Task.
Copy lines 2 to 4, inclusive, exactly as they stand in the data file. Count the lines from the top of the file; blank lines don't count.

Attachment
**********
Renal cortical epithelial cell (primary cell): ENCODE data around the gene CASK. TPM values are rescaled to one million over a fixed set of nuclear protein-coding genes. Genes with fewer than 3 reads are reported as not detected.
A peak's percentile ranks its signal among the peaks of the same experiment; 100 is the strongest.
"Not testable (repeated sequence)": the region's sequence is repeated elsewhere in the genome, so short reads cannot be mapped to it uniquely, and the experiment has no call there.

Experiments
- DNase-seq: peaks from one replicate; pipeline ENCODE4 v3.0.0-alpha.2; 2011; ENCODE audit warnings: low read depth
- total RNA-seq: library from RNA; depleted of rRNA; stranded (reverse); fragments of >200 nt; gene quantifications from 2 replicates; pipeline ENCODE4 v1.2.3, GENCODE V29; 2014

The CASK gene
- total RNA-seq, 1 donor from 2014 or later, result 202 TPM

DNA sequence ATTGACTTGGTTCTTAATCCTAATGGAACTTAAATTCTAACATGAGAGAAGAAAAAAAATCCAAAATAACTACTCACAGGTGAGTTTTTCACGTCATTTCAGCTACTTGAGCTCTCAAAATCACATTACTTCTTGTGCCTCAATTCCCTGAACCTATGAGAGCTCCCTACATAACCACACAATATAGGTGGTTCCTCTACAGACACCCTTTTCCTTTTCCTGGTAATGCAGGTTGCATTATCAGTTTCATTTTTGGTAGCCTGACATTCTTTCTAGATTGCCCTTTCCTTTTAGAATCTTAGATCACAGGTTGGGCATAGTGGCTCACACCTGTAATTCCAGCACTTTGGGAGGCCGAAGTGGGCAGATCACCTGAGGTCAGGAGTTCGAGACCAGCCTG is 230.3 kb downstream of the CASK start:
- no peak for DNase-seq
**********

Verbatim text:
A peak's percentile ranks its signal among the peaks of the same experiment; 100 is the strongest.
"Not testable (repeated sequence)": the region's sequence is repeated elsewhere in the genome, so short reads cannot be mapped to it uniquely, and the experiment has no call there.

Experiments